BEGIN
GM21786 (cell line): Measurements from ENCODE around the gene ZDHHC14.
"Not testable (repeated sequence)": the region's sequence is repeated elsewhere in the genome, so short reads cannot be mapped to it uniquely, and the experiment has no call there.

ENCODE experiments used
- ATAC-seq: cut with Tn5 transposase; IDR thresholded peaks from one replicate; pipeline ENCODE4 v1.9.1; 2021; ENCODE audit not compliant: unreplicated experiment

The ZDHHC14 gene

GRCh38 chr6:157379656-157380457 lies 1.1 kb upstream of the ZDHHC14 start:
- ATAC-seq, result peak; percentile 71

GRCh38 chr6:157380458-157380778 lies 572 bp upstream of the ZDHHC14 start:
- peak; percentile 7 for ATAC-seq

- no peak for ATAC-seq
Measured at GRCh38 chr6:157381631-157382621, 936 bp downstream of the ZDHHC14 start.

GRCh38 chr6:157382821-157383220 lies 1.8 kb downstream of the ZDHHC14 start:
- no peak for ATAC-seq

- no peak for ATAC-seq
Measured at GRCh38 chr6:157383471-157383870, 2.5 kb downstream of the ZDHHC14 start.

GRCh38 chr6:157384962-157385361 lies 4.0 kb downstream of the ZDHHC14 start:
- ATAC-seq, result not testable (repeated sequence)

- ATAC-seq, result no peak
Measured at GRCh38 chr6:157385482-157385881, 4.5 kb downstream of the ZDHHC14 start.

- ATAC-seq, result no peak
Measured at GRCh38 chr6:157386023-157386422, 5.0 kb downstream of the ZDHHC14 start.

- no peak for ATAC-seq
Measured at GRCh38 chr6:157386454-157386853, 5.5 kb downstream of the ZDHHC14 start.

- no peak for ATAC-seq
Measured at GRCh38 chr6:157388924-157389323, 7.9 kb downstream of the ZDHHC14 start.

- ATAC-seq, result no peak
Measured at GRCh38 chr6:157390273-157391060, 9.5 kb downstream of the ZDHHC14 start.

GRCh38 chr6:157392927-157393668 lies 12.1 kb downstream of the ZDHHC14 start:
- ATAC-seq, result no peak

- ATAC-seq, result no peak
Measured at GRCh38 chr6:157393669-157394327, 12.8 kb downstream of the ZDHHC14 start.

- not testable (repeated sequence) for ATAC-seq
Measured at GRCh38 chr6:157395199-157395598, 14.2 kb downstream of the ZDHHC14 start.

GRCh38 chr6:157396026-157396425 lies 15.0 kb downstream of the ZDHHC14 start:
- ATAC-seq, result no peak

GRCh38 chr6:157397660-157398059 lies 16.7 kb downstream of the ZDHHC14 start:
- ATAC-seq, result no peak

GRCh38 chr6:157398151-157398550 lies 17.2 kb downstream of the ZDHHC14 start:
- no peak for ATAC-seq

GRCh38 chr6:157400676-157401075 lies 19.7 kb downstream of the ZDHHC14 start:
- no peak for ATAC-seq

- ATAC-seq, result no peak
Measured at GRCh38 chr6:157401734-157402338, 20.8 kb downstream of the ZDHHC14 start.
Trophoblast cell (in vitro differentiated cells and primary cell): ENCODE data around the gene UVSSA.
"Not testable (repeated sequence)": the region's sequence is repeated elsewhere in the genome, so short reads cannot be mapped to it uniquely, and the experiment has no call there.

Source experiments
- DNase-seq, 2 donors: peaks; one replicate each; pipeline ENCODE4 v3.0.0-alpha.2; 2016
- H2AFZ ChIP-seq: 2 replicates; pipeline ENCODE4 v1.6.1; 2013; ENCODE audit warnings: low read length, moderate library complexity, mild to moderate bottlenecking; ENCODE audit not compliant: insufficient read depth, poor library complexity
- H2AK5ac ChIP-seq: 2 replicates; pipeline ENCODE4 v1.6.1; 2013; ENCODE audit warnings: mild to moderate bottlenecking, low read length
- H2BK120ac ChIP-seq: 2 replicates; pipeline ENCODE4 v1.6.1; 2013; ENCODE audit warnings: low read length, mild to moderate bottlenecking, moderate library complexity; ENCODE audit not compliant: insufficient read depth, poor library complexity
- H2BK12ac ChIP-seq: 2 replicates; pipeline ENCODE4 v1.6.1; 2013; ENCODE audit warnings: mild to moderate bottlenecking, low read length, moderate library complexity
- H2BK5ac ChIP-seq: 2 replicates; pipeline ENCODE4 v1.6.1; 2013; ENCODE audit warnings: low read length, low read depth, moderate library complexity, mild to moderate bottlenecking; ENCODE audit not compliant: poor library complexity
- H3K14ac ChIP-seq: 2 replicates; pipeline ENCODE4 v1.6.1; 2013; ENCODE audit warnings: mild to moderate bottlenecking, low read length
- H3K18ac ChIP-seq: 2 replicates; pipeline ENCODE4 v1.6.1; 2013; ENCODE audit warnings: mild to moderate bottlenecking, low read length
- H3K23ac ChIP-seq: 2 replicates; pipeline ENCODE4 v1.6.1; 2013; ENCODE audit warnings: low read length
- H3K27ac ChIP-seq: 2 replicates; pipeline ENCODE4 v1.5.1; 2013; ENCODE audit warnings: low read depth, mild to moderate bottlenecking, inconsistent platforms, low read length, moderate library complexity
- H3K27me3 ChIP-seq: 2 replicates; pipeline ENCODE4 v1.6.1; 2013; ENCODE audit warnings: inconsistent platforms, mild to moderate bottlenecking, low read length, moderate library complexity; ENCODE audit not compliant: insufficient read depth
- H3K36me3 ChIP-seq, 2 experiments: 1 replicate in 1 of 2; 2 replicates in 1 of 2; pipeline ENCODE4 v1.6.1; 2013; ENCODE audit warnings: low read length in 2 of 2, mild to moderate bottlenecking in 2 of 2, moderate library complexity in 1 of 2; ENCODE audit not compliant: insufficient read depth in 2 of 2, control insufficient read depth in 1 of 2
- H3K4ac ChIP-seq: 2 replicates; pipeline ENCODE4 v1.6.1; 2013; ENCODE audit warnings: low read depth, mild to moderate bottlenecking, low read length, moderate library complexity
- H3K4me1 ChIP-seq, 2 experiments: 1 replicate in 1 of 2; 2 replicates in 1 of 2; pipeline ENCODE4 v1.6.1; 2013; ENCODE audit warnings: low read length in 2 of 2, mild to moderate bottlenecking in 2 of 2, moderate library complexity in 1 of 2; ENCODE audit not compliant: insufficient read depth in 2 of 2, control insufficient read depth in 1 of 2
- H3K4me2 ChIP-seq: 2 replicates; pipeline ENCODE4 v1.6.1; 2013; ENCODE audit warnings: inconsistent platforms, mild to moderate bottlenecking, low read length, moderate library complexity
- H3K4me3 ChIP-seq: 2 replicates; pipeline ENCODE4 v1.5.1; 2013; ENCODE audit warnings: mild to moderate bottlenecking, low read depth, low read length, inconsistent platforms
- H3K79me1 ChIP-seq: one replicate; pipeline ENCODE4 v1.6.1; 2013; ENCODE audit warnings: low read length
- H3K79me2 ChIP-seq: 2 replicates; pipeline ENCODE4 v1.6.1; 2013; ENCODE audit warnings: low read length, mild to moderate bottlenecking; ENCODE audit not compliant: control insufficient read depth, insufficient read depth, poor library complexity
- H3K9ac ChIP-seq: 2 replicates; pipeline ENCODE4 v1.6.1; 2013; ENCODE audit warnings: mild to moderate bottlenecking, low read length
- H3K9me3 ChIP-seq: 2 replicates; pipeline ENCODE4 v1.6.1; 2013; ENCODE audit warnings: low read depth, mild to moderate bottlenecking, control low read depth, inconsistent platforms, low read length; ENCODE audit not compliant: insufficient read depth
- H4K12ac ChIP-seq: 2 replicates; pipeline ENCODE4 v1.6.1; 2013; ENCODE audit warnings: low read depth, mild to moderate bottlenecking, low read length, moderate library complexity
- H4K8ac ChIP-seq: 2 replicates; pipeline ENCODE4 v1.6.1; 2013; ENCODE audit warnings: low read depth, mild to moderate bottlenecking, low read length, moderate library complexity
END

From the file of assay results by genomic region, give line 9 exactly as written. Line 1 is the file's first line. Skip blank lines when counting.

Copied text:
- peak; percentile 7 for ATAC-seq